Lemon Extract Is The Secret To Lighting Mocktails On Fire

Bartending setting a drink on fire
Bartending setting a drink on fire - Maksym Fesenko/Shutterstock

Bartending is about creating a knockout drink, but it's also about showmanship -- and there are few better ways to accomplish this goal than with fire. Per the lore, legendary bartender Jerry Thomas' signature cocktail was the Blue Blazer due to its dramatic assembly: Cask-strength Scotch is set ablaze and juggled back and forth between two glass mugs. Traditionally, for a cocktail to be successfully ignited, it needs to involve an over-proof spirit to get the alcohol content high enough to be flammable. But, what if you prefer a booze-free cocktail?

"Sober bars" are a popular and growing trend, and canned mocktails have even entered the ready-to-drink beverage market. Rest assured, there's an easy swap to get the job done: Use lemon extract instead of booze in mocktails for a theatrical flambé, spirit-free.

Not to be confused with lemon juice, lemon extract is made by soaking lemon peels in alcohol. The alcohol absorbs the natural flavors and oils from the peel, creating a concentrated, highly flavored liquid that tastes "lemony" without the accompanying tart sourness. This alcohol content, while failing to intoxicate anybody upon consumption, makes lemon extract wicked flammable. Luckily, at around 165 proof, the lemon extract is far more flammable than most overproof spirits, which only have to clock in over 100 to fit the category. Plus, unlike overproof liquor, this proverbial gasoline doesn't taste like jet fuel (although, you definitely wouldn't want to drink it on its own).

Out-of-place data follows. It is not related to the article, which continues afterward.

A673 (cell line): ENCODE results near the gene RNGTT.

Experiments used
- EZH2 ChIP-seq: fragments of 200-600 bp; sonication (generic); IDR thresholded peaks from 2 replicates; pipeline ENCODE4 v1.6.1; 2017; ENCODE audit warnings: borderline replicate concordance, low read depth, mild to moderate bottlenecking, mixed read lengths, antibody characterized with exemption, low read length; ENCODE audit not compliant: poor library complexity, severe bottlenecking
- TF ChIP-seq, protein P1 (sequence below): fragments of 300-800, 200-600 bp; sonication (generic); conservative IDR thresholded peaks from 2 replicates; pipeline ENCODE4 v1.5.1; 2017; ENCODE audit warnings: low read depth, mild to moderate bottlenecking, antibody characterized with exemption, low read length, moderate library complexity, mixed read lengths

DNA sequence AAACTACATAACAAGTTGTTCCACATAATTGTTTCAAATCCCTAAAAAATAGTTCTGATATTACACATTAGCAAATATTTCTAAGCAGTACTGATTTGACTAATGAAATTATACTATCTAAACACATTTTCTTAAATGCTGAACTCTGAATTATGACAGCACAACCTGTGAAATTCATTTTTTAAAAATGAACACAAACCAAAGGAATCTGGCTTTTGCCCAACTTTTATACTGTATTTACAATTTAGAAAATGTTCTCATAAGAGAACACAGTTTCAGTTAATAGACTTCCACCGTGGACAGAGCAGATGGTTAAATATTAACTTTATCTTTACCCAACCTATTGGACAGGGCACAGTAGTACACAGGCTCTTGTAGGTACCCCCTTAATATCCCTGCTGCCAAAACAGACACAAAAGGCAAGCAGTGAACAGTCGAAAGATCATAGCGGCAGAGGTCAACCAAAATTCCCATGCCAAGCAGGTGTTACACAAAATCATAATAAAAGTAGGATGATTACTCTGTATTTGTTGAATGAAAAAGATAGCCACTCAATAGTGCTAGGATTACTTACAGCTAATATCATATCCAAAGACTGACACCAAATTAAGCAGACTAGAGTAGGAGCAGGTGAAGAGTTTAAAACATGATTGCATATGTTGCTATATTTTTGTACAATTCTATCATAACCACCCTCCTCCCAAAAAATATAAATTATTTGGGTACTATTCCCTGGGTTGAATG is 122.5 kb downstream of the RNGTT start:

Read more: 13 Liquors Your Home Bar Should Have

Light It Up Without Getting Lit

Lemon extract concept
Lemon extract concept - Light Stock/Shutterstock

The easiest way to make it happen is by soaking your garnish in lemon extract. Just grab a small bowl, fill it with pure lemon extract, and thoroughly douse your garnishes in it. This works especially well with citrus peels and sugar cubes, which absorb the extract better for higher flammability. Then, simply position the doused garnishes on top of your drink and hit 'em with a kitchen torch.

The scorched lemon extract will impart a slight tinge of deep lemon flavor, so make sure you're using this tip with cocktails that won't be thrown off balance by the addition. For an unforgettable brunch, you could set your Aperol Spritz on fire. The lemon extract would pair well with the sweet-bitter-citrus profile of the drink, and spirit-free prosecco is a fairly popular offering on the non-alcoholic spirits market. Aperol on its own has an ABV of just 11%, so you could totally use it to make a low-ABV drink. Or, for a totally spirit-free sipper, swap the Aperol for a zero-proof amaro. Then, add a little lemon extract to light it up.

Scorched lemon extract would also make a great addition to this plum and ginger cordial mocktail, with its dimensional profile of deep stone fruit, white tea, sparkling water, punchy ginger, and tart orange juice. The sweet-smoky ingredient would even be delicious in wine-based cocktails using non-alcoholic rosé or orange wine.

Read the original article on Tasting Table.